Running can be a great way to get fit and lose weight, but it can also be a source of pain for some people. People with knee issues, such as medial or lateral ligament tears tend to have the most trouble with running. Running can be so painful for some people that it can even bring on an acute episode of pain. That’s why it’s so important to learn what you can about your Running and how to manage your knee pain. You need to know what’s causing it, how to fix it, and what you can do to prevent it in the future.
For years, people have been reporting pain in their knees due to running. These reports have become so common that it’s nearly impossible to find an article that doesn’t mention it. Most people don’t know what to do about knee pain from running. There are a lot of factors that can contribute to knee pain, and no matter how you slice it, it’s usually necessary to act. If you’ve been running for a while, you’re probably starting to feel some pain in your knees from pounding the pavement for long distances. While there are dozens of potential causes of knee pain from running, most of them are avoidable. Knee pain from Running is almost certainly going to worsen before it gets better.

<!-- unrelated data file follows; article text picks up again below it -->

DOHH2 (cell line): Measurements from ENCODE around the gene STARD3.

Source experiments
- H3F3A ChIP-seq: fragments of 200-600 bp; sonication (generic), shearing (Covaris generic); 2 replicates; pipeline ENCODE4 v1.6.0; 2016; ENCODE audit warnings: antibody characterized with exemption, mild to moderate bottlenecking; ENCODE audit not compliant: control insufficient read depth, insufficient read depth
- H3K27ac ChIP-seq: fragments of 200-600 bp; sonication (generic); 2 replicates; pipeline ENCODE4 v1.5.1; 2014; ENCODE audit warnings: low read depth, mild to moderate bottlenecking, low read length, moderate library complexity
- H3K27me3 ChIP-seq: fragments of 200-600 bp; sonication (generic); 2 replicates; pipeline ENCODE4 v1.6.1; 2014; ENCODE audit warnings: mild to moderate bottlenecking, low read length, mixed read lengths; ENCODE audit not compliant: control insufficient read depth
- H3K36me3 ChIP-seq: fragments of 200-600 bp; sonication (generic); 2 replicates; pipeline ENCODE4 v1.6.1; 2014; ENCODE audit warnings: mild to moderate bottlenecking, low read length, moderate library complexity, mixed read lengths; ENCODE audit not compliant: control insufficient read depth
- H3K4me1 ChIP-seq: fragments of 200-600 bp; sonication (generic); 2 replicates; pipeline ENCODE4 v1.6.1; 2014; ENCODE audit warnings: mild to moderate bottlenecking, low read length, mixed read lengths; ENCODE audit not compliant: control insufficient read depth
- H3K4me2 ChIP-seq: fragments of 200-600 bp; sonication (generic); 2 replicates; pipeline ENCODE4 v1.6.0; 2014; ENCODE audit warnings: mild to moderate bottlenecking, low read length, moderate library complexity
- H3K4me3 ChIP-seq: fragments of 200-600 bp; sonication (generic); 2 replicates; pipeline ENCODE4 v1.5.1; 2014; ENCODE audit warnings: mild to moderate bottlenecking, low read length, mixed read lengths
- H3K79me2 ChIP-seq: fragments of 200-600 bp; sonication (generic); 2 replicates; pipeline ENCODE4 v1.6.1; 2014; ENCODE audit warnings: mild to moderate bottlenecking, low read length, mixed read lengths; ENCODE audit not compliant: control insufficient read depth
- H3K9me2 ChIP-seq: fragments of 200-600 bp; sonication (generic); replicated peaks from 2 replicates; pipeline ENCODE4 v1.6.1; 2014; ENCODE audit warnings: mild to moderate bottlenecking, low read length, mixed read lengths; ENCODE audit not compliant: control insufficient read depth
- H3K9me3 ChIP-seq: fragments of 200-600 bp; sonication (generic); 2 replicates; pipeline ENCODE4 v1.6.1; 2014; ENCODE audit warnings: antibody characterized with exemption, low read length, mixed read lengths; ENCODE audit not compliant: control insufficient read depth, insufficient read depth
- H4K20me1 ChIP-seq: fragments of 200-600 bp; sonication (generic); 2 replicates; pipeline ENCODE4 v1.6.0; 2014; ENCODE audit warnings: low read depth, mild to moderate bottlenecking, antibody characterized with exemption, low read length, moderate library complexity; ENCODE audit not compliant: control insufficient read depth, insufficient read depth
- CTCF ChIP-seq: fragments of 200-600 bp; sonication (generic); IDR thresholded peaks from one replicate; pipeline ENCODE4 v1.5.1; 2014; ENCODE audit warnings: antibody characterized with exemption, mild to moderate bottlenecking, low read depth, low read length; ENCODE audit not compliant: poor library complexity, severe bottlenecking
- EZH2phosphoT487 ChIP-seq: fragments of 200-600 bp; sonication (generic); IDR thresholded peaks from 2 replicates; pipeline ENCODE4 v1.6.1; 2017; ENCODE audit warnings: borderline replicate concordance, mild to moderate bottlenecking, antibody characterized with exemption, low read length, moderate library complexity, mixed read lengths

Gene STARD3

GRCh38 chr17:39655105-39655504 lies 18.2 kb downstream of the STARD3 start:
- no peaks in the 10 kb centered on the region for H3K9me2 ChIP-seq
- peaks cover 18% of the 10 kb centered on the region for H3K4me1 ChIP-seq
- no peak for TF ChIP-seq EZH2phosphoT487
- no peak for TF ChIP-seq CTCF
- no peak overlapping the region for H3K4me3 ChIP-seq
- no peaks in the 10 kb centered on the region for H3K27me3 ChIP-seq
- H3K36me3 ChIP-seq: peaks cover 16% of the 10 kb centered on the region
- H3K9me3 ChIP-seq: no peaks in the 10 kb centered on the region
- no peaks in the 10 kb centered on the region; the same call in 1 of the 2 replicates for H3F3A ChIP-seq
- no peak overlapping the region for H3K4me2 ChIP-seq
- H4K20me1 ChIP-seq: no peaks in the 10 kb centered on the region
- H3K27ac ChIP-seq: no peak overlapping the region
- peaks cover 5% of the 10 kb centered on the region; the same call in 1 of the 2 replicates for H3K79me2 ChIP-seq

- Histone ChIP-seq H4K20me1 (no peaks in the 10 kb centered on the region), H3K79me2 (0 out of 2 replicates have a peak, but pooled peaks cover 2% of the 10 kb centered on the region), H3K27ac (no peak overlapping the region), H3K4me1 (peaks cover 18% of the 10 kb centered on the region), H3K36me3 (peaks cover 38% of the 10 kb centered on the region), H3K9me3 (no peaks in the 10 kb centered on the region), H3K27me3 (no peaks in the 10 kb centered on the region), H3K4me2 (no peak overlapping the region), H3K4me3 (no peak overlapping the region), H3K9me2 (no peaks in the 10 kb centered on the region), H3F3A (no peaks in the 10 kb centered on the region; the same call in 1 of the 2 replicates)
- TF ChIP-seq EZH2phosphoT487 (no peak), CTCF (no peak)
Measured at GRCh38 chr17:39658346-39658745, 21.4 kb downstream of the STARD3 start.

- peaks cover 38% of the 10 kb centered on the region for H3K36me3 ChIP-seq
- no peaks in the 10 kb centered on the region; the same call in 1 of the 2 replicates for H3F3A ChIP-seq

What is causing your knee pain from running?
There are many factors that can cause knee pain when running. One of the most common knee injuries is an iliotibial band friction syndrome. This is an inflammation of the band that runs along the outside of the knee and the adjoining ligaments. Other common causes of knee pain include swollen, torn, or inflamed cartilage, tendinitis, patellofemoral syndrome, stress fractures, and runner’s knee. Runner’s knee is a condition where the patella (the kneecap) does not track correctly in the groove in the knee joint, which can cause pain. The good news is that most knee pain from running can be avoided by doing a few simple things.
Whether you love it or hate it, Running is essential for most modern fitness regimes. Running offers several benefits for casual exercisers and elite athletes alike, from tracking progress to working on your pace. However, because it’s such a demanding exercise, Running comes with a fair share of potential pitfalls. This article will help you figure out what you’re doing wrong and how to fix it.
This past weekend I was in Orange County at a fitness conference.
I got up early before the conference and went for a run.
I love taking my running shoes with me as I travel and run.
Running is such a great way of exploring a new place.
After my run, my knees were a little sore. No old jokes, please.
During lunch, I was chatting with a fellow fitness professional, Jill Bruyere, about running, and she gave me a few good tips for my knee pain.
What to Do About Knee Pain After Running?
Jill goes through
- The #1 thing you should do after your run
- What you should not do after your run
- The best thing you can put your legs in
- She shares a Pacific Northwest Runner’s secret
- Where do you need to put your legs after a run
If you have not watched the quick video, head back up and give it a watch.
I do thank Jill for her time and for sharing her tips. Jill writes an excellent running blog called RunWithJill.com; make sure to check it out.
If you plan on doing a marathon, Jill has a program for you, Break Your PR. What runner does not want to do that?
Rick Kaselj, MS